Children's Work in the UK: Two examples

Posted by Sam Hailes  ·  Be the first to comment

Children’s work in the UK comes in all shapes and sizes. From a village church in the English countryside to a city centre mega church, we talk to the people involved in leading children to God.

Village Church 

(c) kellypolizzi - Creative Commons

Anna, 22 has been helping lead children’s work at her village church, Kings Church Quantock since she was ten years old. With anything from 2 to 10 children turning up each week and an age range of 3 to 9, it can be difficult to know what to plan for.

But Anna says watching children enjoy the activities at the Somerset church is “amazing”.

“We’ve only got a small number of people at the church but there’s major outreach for the village. At the last Messy Church we were expecting 8 people and 60 came. Seeing the kids enjoy everything is amazing and quite rewarding as well.”

Messy Church has been a runaway success across the country, and now across the globe. Its format allows churches of any size to reach out to local families and help people encounter God and enjoy church, often for the first time. The beginners guide is a bestseller as churches of all denominations join the 1000 congregations already involved in the initiative.

Seeing the kids enjoy everything is amazing and quite rewarding as well

Anna laughs as she recalls some of the “crazy questions” she’s been asked as a children’s worker.

“I had a kid say ‘last night I prayed to God that I could fly and in the morning I couldn’t fly. Why is this? Does God not love me?’ That was a good one! It’s coming up with ways to answer those questions that kids will understand and accept which is fun and sometimes a challenge!”

Small churches like Anna's don’t always have the time and resources to organise their own activities so often depend on a wealth of Christian teaching resources such as Scripture Union’s Tiddlywinks and Xstream

City Church

Moving north toward the capital, I meet Olly and Helen. The husband and wife team led the children’s work at Kensington Temple for 15 years where they were responsible for 1000 kids.

Now the couple have started their own ministry Children Can, which trains children’s workers and provides resources. But numbers aren’t important to Olly.

"It’s not about transforming three children into 300 it’s about transforming three children," he says.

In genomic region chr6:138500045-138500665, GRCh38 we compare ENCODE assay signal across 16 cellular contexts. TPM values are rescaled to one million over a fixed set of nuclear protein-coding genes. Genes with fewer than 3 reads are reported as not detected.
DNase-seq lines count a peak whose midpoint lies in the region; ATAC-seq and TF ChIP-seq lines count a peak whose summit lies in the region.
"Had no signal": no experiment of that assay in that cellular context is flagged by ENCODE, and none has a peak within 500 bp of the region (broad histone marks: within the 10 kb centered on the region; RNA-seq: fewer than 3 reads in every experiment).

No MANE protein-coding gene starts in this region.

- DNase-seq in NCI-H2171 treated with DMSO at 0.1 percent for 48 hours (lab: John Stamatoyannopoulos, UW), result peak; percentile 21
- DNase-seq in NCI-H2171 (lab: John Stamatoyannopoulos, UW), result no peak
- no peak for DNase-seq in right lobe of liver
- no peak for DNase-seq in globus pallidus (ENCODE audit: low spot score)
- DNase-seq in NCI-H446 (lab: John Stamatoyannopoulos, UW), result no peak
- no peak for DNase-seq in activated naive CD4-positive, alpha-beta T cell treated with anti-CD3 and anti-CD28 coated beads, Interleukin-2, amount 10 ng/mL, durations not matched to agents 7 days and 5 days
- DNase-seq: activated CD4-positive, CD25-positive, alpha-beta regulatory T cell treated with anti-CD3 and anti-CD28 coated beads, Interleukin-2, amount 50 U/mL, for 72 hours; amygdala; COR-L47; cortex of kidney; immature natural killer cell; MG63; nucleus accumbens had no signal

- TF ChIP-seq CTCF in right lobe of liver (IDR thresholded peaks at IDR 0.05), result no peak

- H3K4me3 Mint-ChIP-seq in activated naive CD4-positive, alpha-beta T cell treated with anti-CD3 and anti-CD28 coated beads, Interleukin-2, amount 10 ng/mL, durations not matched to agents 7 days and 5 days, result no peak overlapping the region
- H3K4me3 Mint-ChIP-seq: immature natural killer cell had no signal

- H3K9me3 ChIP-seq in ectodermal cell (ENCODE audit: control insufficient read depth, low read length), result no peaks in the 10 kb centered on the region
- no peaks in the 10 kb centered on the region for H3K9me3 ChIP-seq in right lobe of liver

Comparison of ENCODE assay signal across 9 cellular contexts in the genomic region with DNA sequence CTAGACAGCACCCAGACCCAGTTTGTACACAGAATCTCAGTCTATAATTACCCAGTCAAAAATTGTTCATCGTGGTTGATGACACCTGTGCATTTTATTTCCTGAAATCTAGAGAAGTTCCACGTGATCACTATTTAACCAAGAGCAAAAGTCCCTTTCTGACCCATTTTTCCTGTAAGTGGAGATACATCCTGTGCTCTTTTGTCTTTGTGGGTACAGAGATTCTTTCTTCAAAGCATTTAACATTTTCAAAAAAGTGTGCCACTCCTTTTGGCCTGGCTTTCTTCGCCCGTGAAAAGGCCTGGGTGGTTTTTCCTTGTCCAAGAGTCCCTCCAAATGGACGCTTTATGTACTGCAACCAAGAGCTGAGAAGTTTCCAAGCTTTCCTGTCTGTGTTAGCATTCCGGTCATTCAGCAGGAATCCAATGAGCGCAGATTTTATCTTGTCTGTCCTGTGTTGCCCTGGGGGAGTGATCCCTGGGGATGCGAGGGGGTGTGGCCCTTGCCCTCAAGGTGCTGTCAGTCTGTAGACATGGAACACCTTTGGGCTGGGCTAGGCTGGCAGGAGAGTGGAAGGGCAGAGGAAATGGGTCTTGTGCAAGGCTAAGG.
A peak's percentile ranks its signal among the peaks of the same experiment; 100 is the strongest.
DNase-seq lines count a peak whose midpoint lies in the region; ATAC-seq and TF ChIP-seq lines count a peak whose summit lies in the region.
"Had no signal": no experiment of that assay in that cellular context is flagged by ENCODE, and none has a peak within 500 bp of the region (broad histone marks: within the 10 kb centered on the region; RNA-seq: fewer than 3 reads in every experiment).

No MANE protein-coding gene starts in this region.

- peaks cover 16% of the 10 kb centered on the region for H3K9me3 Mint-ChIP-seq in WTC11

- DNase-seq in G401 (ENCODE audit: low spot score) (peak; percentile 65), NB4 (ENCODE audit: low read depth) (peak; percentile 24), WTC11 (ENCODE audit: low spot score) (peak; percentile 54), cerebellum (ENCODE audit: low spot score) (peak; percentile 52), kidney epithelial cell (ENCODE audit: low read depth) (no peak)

The philosophy of Children Can is simple: Introduce children to God, rather than simply teach them about God.

We want children to continually encounter him so that they would raise up as a crazy generation to do things for him.

"Babies need to have spiritual exposure and children need spiritual experience so they can taste and see that God is good. Then as teenagers they need spiritual adventure and to do something slightly crazy for Jesus.”

"We want children to continually encounter him so that they would raise up as a crazy generation to do things for him."

More than a theory, Olly has many stories to back up his assertion that children can encounter God from a young age. He talks about seeing hundreds of children give their lives to God and witnessing kids give words of knowledge on the street. One 12 year old even ended up preaching the gospel to 90 of his classmates at school.

Olly has been tempted to let the spiritual focus slide and “play church rather than build church”. He advises childrens workers to keep their own prayer life strong, and have a clear vision. 

His book, Give Me 5 is full of tried and tested activities for children and youth while The Josiah Generation explains more of the couples vision for children’s ministry.

Whether they're working in villages or cities, our Church's children's workers are often unsung heroes. The wealth of resources available to help teach and show children who God is doesn't make working with children easy, but it does help lighten the load.

8th August

August 8th, 2012 - Posted & Written by Sam Hailes

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